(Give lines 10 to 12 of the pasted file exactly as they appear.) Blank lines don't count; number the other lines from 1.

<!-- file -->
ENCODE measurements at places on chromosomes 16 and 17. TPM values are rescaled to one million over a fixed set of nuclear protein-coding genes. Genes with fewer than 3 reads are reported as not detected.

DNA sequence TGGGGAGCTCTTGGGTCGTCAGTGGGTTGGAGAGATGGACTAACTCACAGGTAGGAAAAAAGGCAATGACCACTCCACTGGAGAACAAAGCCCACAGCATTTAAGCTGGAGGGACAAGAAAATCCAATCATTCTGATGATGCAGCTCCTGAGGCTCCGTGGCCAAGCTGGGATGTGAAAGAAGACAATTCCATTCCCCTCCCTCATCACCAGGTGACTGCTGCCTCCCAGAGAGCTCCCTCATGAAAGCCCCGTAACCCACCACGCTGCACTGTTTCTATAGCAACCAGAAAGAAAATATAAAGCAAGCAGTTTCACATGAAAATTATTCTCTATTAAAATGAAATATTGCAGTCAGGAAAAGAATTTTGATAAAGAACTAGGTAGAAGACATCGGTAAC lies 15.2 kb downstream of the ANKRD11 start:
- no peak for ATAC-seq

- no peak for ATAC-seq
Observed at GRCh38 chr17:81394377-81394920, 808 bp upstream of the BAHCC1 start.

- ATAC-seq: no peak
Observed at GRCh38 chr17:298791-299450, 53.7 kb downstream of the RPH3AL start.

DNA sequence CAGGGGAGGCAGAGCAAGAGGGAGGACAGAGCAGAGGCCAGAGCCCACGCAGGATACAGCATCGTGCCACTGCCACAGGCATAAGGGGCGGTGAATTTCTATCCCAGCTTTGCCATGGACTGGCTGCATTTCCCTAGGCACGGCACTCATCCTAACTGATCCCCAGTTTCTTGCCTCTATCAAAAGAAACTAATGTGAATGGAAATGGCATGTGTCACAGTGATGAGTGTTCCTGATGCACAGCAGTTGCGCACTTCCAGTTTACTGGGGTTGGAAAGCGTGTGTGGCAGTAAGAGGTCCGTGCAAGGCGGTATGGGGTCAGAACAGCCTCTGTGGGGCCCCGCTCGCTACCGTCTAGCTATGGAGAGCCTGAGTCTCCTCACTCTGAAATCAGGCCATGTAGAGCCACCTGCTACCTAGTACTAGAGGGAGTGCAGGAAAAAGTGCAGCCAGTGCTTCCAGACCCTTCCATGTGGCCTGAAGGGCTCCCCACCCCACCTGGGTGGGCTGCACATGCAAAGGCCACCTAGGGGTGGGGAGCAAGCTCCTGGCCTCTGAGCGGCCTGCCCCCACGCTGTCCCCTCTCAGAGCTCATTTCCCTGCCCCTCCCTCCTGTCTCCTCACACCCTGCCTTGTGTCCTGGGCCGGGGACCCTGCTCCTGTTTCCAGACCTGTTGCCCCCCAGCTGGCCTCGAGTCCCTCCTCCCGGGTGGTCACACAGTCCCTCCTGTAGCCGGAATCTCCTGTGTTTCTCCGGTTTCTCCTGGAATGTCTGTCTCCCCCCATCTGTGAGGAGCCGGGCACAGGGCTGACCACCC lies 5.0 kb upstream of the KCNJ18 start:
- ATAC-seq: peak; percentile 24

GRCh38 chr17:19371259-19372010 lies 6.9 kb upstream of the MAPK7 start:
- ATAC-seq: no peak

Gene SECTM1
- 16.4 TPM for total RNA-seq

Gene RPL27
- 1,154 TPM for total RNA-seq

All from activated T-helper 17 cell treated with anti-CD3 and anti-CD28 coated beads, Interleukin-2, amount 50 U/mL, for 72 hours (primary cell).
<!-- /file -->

GRCh38 chr17:19371259-19372010 lies 6.9 kb upstream of the MAPK7 start:
- ATAC-seq: no peak

Gene SECTM1